And in late 2007, as the credit crisis was first making its presence felt, the fund bought the soaring, 50-story skyscraper at 1177 Sixth Avenue, between 45th and 46th streets in Times Square, for $1 billion, or $1,000 per square foot.
In the deals, Mr. Silverstein took the lead, and those on the other side of the transaction didn’t deal with Calstrs at all.
Multiple executives involved on the sellers’ side said they were intrigued as to why Mr. Silverstein, with so much else going on, was interested in buying so many office buildings. “It didn’t even make sense to me why a guy who had so much else on his plate would bother with this,” said one executive.
Of course, he did not have much of his own money in the deal. In at least two of these deals, as is common in similar pension-fund arrangements, Mr. Silverstein put in 3 percent of his own money, with much or all of the rest coming from Calstrs, according to mortgage documents and executives involved with a sale.
And now, the deals are going sour.
The latest Calstrs real estate performance report, with values and returns through September, lists Metro Fund as among the worst-performing funds in its domestic core portfolio, with a rate of return of negative 82 percent since its inception. (This stat is likely skewed by the inclusion of the development site at 99 Church, which is sitting vacant with no revenue coming in.)
The high sales prices paid by the fund assumed rents would continue to soar, and the buildings now cannot cover their mortgage payments.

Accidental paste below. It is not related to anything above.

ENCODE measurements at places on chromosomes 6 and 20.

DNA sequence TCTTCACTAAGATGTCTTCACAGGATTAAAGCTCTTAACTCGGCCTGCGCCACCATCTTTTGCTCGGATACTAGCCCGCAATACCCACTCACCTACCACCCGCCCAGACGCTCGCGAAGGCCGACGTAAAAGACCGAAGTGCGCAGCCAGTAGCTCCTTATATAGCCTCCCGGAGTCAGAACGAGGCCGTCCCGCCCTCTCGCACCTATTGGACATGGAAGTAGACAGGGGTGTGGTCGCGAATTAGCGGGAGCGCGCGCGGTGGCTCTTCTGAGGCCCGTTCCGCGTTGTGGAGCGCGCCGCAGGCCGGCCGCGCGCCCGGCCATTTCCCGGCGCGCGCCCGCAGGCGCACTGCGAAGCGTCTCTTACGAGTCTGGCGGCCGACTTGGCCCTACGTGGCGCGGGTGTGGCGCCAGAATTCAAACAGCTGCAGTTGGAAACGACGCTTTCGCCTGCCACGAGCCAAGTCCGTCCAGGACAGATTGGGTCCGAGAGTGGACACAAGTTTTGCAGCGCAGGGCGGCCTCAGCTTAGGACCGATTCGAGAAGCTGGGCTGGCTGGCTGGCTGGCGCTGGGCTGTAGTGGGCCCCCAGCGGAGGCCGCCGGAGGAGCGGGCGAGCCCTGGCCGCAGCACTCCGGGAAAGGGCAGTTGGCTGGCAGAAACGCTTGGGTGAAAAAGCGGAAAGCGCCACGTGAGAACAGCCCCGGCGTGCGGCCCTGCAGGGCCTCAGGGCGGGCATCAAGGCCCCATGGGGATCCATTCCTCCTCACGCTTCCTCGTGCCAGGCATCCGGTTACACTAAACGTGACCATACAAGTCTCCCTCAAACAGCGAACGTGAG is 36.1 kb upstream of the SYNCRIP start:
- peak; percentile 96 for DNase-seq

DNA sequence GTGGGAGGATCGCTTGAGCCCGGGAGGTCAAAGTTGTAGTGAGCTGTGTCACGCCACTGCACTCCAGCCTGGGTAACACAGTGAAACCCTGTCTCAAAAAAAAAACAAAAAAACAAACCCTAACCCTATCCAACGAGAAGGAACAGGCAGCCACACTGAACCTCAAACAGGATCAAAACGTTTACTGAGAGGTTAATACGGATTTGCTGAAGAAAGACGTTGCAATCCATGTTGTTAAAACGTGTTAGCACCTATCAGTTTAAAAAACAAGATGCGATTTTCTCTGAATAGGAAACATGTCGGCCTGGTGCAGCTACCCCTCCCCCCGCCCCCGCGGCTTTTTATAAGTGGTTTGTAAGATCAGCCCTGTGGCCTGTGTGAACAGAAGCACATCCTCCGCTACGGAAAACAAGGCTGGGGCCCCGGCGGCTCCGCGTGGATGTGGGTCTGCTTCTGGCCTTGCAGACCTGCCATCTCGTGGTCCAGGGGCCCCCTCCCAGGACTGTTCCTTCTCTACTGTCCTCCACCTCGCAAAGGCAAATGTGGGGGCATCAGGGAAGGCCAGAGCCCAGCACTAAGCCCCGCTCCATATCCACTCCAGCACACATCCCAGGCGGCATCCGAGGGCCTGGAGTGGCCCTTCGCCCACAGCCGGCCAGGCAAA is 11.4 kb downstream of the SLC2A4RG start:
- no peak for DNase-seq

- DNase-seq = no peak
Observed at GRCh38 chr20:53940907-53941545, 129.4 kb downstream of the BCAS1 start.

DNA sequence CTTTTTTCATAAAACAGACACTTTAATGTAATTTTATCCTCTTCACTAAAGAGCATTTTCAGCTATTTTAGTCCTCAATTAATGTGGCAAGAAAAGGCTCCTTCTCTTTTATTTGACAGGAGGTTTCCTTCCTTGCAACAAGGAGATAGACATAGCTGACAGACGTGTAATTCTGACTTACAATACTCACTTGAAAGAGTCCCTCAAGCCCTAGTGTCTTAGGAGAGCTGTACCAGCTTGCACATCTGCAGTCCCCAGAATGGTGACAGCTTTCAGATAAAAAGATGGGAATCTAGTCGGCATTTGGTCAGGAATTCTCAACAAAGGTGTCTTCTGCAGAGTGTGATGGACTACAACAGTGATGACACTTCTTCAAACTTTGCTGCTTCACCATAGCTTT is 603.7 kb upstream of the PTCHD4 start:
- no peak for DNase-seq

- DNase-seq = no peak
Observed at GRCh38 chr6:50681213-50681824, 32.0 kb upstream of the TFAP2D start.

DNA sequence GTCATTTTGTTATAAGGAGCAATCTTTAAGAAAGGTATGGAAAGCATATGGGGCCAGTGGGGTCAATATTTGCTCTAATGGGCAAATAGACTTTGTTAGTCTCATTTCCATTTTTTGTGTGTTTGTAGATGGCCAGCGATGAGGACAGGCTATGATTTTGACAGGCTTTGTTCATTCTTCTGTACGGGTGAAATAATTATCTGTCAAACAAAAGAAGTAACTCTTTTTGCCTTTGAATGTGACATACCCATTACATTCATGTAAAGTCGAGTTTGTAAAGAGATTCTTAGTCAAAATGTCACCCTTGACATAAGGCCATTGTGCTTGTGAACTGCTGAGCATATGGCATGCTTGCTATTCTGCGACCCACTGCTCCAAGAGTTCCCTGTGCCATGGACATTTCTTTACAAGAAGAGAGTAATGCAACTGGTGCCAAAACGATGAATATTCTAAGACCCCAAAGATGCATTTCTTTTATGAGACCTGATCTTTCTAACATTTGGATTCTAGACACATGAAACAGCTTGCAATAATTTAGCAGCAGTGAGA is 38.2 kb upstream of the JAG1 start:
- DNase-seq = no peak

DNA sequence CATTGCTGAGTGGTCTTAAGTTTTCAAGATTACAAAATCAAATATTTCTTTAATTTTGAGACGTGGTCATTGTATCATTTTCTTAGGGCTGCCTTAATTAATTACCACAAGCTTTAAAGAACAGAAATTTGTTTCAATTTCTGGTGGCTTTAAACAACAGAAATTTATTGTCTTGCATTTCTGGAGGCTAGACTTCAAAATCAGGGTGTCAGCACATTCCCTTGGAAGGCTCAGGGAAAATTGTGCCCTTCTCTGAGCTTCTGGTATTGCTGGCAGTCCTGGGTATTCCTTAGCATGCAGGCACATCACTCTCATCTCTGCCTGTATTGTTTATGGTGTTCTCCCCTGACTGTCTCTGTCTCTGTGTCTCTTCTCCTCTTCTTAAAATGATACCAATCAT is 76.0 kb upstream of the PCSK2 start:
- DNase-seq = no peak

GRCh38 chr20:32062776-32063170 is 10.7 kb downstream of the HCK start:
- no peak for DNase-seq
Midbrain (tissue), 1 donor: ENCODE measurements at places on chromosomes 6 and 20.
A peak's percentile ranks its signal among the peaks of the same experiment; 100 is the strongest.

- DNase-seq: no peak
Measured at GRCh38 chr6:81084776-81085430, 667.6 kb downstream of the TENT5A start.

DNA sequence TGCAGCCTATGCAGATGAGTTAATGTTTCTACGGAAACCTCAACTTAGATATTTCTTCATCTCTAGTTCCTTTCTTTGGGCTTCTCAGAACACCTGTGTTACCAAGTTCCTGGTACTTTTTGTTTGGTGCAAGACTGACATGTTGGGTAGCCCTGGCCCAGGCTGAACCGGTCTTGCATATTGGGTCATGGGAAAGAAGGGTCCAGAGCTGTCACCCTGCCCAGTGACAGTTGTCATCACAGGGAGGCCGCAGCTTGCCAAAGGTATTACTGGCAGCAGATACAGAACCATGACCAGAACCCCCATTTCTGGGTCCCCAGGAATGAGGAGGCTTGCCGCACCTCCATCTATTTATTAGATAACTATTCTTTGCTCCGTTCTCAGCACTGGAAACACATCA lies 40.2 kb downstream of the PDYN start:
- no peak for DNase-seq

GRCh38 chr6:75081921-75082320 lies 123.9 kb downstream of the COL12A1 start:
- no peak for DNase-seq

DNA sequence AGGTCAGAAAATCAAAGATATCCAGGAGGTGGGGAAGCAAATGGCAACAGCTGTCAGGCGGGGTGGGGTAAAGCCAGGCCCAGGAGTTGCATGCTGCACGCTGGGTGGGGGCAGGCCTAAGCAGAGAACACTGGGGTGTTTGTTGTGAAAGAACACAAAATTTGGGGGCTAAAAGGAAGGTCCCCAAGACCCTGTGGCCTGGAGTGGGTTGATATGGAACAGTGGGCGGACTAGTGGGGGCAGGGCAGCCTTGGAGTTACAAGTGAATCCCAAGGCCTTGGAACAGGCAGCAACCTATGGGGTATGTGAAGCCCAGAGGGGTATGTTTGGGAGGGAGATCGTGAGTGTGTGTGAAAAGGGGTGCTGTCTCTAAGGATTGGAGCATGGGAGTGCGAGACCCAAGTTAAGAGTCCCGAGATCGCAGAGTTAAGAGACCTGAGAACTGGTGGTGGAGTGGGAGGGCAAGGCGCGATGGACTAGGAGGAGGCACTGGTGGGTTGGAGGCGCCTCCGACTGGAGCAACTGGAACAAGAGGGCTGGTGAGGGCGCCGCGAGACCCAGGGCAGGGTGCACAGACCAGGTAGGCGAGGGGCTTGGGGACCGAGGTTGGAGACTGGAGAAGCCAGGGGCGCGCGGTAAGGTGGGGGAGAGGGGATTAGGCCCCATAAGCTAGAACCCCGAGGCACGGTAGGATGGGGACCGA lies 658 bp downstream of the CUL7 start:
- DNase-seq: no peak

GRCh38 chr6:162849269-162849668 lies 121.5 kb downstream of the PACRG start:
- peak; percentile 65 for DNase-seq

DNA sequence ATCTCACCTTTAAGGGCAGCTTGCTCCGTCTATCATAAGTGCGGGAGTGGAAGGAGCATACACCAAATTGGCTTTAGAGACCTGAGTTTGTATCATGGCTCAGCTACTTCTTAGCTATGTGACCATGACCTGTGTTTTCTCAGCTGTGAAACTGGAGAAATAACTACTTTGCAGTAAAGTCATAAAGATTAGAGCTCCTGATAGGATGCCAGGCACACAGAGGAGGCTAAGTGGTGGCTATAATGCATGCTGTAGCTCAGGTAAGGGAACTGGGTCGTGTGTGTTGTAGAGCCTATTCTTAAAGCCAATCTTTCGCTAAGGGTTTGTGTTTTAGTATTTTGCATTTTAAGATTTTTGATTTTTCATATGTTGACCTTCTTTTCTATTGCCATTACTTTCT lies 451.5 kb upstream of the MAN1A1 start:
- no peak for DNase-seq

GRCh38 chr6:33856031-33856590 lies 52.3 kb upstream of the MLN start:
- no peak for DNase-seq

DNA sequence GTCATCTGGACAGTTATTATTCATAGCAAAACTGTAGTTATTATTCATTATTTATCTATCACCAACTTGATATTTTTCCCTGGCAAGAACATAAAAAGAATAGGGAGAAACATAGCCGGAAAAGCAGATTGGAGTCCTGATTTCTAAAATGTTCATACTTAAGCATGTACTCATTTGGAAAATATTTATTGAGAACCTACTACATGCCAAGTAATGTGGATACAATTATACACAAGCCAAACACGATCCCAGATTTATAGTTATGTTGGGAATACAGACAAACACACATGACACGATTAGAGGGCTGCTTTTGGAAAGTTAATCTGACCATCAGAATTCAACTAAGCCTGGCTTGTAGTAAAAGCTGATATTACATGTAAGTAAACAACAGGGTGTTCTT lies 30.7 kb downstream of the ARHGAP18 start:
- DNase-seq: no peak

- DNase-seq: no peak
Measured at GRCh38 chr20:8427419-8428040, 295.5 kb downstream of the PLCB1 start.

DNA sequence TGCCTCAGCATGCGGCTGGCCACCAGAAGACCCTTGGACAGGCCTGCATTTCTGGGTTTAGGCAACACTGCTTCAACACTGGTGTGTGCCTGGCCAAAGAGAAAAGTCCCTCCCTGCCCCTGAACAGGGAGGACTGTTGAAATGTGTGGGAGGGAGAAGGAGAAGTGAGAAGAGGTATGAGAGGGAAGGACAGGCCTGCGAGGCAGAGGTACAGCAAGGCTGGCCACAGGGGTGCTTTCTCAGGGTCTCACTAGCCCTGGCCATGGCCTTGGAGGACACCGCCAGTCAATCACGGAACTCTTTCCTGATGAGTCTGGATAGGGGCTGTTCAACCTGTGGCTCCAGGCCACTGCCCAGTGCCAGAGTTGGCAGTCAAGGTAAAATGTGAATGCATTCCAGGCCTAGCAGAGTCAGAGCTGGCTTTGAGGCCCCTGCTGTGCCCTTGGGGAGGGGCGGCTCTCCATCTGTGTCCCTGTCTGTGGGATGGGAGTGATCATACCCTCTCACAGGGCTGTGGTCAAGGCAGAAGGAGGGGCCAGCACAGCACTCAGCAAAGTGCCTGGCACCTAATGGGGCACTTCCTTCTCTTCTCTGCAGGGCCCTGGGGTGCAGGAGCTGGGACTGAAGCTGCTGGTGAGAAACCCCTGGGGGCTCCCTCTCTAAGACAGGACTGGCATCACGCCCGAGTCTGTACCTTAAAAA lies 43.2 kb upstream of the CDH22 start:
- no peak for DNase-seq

In March, the loan on the 2006 purchase of the skyscraper at 575 Lexington was sent into special servicing for a potential restructuring. Mortgage documents filed with the S.E.C. indicate that the assumptions underlying the Bank of America loan for $325 million were highly ambitious. Though the income for the tower was only $9.8 million in 2005, the year before it traded hands, Mr. Silverstein and Calstrs expected it to grow to $21.6 million by the loan’s maturity, in October 2013, if not before. According to research firm Real Capital Analytics, “The building is in danger of imminent default.”
The development site at 99 Church, once an office building with rent coming in, is now rent-less, as Mr. Silverstein searches for financing in a very rough market for hotels.
At the 1177 Avenue of the Americas tower, the loan is current. But vacancy is up to more than 25 percent from less than 5 percent, according to the database CoStar.
In a statement, Silverstein spokesman Dara McQuillan defended the venture with Calstrs, noting that the fund has signed a number of new leases and suggesting that it is looking to stay for the long term.
“Our investment strategy, as reflected by our Metro Fund activities, is to acquire strong assets, make substantial improvements, and manage them for long-term success,” he said. “Since acquiring these properties with Calstrs in 2006 and 2007—and despite the economic downturn—we have successfully leased more than 360,000 square feet and raised occupancy levels in each building. New York remains a great place to own and manage commercial real estate, and we remain bullish on the fund’s long-term prospects.”